A Pyrrhic Victory Faces Either Side in the Cable Access Controversy

by Andy Oram
July 23, 1999

The fight over cable modems has eclipsed the Microsoft cases as the anti-monopoly debate wrapping up the millennium. Both sides in cable access are talking competition. TCI and MediaOne, now owned by AT&T, point out that their cable modem service enhances competition by scaring the Bell telephone companies into better pricing and service. But ISPs left out of the loop call cable modem service a threat to competition because it channels all users through the cable company’s chosen ISP, Excite@Home or Road Runner.

A closer look at cable modem service suggests that both sides are bound for disappointment. Cable modems are great for the first few people who sign up in each neighborhood, but speed declines quickly on the shared medium. Cable companies already walk a promotional tight-rope, one hand outstretched to offer their Internet access, but the other thrust forward to warn users not to expect to fully exploit the advertised speed, and imposing terms of service that squelch bandwidth hogs.

Can Open Access Be Offered?

A lot of debate has revolved around whether competition is technically possible over cable. GTE and Knology (a telecom-owned networking company in the South) have both done it, although details on their methods are sparse. Canada has ordered its providers to do it. David Devereaux-Weber of the University of Wisconsin says his site has been offered direct access to the cable network. Let’s look at three proposed solutions.

In order for the cable company to deliver its services, the distribution center, called the head-end, contains a router called a Cable Modem Termination System. This CMTS usually takes its television content from a satellite transmission and its Internet traffic through a traditional line. Traffic travels from the head-end to subsidiary nodes serving about 200 users each, and on to individual users.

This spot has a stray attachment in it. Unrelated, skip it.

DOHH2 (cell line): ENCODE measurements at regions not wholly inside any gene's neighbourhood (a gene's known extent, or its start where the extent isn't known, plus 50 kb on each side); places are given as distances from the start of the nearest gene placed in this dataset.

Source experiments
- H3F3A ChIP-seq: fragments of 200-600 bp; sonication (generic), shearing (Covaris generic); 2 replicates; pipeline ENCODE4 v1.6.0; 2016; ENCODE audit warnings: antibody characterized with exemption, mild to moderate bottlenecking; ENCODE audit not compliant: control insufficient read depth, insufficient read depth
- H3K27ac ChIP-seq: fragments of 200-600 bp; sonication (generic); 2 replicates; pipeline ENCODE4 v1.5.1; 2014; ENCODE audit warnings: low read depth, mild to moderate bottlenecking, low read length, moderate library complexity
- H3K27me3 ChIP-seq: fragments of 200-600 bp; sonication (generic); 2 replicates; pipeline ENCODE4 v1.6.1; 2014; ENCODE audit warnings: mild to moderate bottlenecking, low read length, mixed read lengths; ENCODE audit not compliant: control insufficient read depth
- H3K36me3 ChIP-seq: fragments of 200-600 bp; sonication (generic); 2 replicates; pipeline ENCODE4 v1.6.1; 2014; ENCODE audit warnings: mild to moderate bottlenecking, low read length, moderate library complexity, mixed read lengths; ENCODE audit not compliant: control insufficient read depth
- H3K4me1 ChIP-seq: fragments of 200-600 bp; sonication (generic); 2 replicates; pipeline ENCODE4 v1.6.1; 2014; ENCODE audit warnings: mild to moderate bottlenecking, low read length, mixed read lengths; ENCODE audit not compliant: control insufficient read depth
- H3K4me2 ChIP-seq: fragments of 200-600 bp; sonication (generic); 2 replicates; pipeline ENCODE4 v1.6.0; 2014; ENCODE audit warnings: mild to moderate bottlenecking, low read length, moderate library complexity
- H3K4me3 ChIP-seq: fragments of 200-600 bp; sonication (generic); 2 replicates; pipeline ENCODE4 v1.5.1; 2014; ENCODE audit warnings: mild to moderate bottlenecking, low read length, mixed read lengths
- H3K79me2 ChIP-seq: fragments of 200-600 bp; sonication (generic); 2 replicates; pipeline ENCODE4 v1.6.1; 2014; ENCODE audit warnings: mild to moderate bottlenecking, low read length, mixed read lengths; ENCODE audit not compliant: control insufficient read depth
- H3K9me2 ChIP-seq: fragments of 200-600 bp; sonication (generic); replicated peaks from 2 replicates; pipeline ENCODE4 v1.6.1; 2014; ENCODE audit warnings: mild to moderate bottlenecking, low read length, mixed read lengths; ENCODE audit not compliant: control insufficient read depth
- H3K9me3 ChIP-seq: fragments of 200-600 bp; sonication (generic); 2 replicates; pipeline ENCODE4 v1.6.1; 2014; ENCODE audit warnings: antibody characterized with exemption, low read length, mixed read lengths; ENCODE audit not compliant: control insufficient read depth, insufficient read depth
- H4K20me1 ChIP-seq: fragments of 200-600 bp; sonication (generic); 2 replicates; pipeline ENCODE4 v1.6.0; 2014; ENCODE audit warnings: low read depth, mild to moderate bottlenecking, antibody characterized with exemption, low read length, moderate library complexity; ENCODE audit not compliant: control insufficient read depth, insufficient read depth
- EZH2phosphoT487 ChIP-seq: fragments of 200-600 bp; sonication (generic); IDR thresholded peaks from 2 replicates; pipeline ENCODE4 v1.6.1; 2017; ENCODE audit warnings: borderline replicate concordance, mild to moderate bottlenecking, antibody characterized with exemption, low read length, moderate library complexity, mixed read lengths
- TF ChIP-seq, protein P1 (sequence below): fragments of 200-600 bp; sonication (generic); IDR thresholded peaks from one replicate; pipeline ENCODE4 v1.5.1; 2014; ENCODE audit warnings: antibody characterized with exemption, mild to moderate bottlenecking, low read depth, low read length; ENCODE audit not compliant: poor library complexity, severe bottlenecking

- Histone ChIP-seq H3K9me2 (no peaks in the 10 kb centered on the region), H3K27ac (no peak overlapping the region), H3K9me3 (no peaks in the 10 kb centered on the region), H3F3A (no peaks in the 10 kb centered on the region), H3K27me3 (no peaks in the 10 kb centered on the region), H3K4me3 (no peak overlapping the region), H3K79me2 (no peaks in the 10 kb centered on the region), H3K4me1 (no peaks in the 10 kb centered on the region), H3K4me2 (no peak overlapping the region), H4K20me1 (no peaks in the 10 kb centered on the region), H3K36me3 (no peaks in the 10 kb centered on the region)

One channel is reserved for data traffic, and cable modems are tuned to the frequency of this channel. All user requests travel down this shared frequency—the key technical limitation of the cable network and the reason for bandwidth saturation—to the CMTS, where they are converted to IP packets and routed to the Excite@Home or Road Runner server.

One way to provide competition is to give each ISP its own CMTS. That would require either a separate TV channel dedicated to each ISP, or an enhancement to the cable data standard (Data Over Cable System Interface Specification, or DOCSIS) to allow a CMTS to route data meant for a different ISP to another CMTS.

A second solution is more practical: make the CMTS route data to the proper ISP. By checking the source address, a CMTS can determine which user is making the request and match him up to his chosen ISP.

A third solution places even less of a burden on the cable company. The user’s system is configured to connect to an ISP and create a tunnel through the CMTS, as in a virtual private network. The cable company doesn’t have to do anything at all, and presumably has no say in the matter.

Right in Principle